We may have been a bit bird-centric in the past couple of weeks but Jase was busting to share his recent sighting. Jase is a newly converted, and now extreme birdo. This is his first contribution to Before It’s Gone.
As we drove up the Clarke Range the cloud cover intensified making it hard to see much of the rainforest. Not deterred, and with book, bino’s and camera in hand we persevered to start what was supposed to be a day of Eungella Honeyeater surveys, a camp out, a cuppa and bed by 7pm of course.
Unfortunately our navigation skills are far inferior to our bird watching skills and we misjudged the exact location of the campsite. After an hour or so of ‘must be just a bit further’ we found ourselves staring down a road only serious 4WD enthusiasts would be excited about. This would have been a disastrous day had it not been for one of the most amazing birding experiences I have had to date.
Just as we decide to turn back, we drove past an area dominated by Wild Tobacco Bush (Solanum mauritianum). I noticed a bright flutter of yellow, something I had not seen before, could it be? Yes! It was a bowerbird, a Regent Bowerbird (Sericulus chrysocephalus). The black and gold of the male Regent Bowerbird (RBB) is unmistakable. As we observed the RBBs feeding on the berries of the tobacco bush I saw another flash from the corner of my eye and then another and another. It wasn’t just one or two or even three male RBBs, we counted six in total and, when reviewing our photos, noticed a similar quantity of females camouflaged in the bush.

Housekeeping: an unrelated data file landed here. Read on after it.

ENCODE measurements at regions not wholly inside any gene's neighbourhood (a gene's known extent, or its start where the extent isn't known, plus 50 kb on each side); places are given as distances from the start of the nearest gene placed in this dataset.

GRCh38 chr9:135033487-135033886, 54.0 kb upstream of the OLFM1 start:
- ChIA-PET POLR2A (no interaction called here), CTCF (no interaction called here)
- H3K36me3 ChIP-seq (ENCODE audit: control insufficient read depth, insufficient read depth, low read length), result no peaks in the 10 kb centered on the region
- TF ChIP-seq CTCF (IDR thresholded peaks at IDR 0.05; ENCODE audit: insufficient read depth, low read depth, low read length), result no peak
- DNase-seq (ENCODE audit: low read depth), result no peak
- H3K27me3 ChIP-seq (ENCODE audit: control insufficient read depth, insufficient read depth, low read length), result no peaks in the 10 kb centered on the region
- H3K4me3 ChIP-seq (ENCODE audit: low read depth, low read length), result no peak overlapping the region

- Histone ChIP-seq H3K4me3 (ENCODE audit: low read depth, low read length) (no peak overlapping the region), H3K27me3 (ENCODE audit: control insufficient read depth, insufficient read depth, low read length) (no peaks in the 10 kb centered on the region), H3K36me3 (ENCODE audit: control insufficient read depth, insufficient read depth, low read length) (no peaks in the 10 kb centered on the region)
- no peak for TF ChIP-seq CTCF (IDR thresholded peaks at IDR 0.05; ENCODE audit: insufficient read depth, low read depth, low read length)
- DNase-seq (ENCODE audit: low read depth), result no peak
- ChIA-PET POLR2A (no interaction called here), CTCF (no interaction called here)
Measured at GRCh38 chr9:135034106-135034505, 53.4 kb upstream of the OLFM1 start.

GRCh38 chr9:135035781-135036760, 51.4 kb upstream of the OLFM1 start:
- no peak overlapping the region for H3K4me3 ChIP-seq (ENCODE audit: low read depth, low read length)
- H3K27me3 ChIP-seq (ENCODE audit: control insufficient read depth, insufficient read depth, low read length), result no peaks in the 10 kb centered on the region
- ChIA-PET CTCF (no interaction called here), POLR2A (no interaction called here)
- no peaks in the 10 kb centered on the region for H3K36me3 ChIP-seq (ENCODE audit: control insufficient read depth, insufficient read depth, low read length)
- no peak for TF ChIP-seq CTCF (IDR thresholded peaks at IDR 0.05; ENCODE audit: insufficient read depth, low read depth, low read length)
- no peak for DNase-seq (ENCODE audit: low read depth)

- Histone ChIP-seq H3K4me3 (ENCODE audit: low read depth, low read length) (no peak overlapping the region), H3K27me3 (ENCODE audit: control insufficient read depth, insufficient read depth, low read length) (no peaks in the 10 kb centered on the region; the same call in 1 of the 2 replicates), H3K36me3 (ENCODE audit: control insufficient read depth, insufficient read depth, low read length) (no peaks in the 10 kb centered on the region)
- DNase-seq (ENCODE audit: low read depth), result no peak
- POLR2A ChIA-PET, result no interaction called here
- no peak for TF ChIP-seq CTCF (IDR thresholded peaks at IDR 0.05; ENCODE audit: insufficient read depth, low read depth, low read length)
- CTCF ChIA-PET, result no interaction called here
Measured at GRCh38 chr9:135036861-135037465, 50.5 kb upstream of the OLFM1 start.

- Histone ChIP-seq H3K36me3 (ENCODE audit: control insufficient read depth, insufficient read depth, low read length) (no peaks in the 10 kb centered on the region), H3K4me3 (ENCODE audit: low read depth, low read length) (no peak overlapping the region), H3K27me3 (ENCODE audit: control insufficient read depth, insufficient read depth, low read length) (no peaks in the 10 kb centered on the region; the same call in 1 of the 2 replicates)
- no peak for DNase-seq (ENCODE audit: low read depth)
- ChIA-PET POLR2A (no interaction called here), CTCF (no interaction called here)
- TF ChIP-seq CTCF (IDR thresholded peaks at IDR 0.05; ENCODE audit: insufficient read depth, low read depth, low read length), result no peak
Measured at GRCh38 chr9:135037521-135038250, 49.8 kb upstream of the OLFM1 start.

Eungella is the most northern part of the RBB’s range. Like other bowerbirds the RBB builds a bower, although theirs is probably the least impressive of the group consisting of no more than a few coarse twigs. But what they lack in architectural genius they make up for in interior design.
The RBBs use bunches of leaves to ‘paint’ their bower with a colourful mixture of saliva and leaf juice (one of the few birds documented to use tools). The paint spittle is applied to the twigs of the bower, which is also decorated with leaves, snail shells and pebbles.
RBB congregations are a behaviour exhibited in winter months and to see them en masse is a feast for the eyes. Of the seasoned birders I spoke to very few had seen this for themselves. It was a serendipitous case of being in the right place at the right time. Of all the 200 + species of birds in the Clarke Range the Regent Bowerbird would have to be my all-time favourite and this sighting will be hard to beat.